Column: Reality in the Middle East | Chroniclers
A little over a year ago, an agreement was signed on the White House lawn between Israel and two small countries in the Arab Gulf. He was touted as a game changer in the Middle East.
Called the Abraham Accords, the deal normalized relations between the Jewish state, Bahrain, and the United Arab Emirates (UAE) and started the ball rolling with Sudan and Morocco. Bahrainis and Emiratis were the first and only Arab states to formalize ties with Israel from Jordan and Egypt decades ago.
The Israelis had every right to be delighted. Embassies have been exchanged, direct flights have started, and an estimated 200,000 Israelis flocked to the Emirates last year, including many business delegations. Israel has a large pavilion in the current Dubai World Expo, whose motto is âConnect Minds, Create the Futureâ.
Israeli Foreign Minister Yair Lapid colloquially joked with United Arab Emirates Foreign Minister Sheikh Abdullah bin Zayed during a press conference in Washington alongside Secretary of State Antony Blinken on Wednesday. Lapid invited bin Zayed to his home in Tel Aviv for dinner.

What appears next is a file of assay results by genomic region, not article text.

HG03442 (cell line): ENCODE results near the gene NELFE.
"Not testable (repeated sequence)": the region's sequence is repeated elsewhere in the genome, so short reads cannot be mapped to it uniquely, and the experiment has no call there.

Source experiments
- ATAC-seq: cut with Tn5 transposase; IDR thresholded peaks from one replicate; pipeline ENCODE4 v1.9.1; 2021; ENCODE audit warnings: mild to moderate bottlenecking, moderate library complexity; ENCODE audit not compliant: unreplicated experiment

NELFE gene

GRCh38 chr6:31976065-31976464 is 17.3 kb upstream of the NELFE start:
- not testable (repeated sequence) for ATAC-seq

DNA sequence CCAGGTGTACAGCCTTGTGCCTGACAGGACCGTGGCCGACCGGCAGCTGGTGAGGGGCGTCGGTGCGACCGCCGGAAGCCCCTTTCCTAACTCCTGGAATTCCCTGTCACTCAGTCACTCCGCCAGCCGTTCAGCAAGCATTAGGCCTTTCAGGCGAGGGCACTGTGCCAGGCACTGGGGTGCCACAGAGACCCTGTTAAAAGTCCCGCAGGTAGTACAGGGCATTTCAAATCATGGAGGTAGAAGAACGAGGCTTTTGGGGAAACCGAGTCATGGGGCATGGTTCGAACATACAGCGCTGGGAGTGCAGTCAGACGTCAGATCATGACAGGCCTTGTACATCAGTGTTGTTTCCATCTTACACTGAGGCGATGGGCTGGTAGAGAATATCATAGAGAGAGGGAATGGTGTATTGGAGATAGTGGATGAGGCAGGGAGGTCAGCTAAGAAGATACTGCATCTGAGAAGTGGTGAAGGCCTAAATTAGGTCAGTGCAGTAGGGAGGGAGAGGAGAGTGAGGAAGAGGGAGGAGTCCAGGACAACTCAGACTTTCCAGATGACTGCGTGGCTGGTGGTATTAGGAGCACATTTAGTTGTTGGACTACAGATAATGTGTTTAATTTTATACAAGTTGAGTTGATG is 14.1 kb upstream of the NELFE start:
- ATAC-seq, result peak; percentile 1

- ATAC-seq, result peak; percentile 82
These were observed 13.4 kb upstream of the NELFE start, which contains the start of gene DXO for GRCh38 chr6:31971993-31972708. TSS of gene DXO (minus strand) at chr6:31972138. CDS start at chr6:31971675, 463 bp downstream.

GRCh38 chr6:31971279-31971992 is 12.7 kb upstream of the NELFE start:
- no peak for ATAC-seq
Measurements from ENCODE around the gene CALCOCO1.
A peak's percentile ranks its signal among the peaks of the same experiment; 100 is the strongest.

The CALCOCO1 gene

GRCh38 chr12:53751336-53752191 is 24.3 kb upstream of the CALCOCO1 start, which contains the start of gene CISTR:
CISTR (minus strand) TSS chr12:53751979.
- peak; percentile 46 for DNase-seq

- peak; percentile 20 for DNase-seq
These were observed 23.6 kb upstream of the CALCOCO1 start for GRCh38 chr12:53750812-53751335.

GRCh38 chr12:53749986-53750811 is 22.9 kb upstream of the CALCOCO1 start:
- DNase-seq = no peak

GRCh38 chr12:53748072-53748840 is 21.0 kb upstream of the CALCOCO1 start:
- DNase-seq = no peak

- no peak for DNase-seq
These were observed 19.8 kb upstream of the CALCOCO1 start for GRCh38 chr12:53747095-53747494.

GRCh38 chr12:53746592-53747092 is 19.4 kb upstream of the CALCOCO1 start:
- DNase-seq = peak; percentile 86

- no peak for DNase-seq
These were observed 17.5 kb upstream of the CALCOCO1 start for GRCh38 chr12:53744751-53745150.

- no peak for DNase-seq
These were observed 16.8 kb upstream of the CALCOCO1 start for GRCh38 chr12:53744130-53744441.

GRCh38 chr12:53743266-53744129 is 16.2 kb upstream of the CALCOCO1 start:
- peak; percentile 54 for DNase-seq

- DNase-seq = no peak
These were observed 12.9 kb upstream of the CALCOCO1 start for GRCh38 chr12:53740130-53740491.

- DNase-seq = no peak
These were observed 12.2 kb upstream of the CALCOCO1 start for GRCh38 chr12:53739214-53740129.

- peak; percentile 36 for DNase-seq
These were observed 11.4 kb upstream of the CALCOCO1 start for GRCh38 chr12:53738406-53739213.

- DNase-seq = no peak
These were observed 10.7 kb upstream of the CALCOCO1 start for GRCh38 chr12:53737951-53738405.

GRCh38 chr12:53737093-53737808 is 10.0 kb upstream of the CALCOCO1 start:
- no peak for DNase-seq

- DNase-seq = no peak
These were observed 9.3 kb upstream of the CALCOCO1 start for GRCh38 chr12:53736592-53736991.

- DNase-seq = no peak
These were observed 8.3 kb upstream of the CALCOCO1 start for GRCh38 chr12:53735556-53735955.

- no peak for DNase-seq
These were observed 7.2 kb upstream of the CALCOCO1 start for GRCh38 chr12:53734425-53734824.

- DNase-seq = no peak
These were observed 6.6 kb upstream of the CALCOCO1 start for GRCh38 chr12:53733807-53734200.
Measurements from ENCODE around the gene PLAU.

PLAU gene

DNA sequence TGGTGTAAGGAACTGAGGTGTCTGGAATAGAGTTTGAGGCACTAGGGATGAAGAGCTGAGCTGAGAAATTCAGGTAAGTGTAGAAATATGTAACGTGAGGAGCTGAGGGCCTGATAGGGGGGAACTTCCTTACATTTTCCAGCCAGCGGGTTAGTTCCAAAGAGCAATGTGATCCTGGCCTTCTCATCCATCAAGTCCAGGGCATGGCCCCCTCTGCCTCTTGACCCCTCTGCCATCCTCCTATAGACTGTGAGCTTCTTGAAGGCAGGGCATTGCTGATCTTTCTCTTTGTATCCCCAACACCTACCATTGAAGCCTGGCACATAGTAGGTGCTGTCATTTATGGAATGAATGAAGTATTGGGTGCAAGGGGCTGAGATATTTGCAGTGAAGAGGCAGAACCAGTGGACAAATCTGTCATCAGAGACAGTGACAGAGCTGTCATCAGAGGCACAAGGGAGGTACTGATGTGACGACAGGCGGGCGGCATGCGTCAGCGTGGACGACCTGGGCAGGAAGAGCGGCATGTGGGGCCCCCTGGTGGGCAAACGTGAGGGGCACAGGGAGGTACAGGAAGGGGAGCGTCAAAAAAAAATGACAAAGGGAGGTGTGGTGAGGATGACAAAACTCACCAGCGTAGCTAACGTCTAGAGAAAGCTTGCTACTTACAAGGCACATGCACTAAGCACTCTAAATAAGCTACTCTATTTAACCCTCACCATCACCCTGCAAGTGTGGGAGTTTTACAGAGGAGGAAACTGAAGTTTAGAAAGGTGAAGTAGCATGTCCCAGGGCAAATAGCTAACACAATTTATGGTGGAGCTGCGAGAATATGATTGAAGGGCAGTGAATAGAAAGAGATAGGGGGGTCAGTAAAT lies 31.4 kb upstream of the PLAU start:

Yet there is a glaring omission in the Abrahamic Accords that was noticeable in the jokes on stage, an omission that threatens Israel more than its Arab partners. Team Biden could help, but are reluctant to get involved.
This omission: The Palestinians were not part of the Abrahamic Accords, which were deliberately formulated to circumvent them. At Wednesday’s press conference, Palestinians living under Israeli occupation in the West Bank, Gaza and Jerusalem received only the most pro forma mention.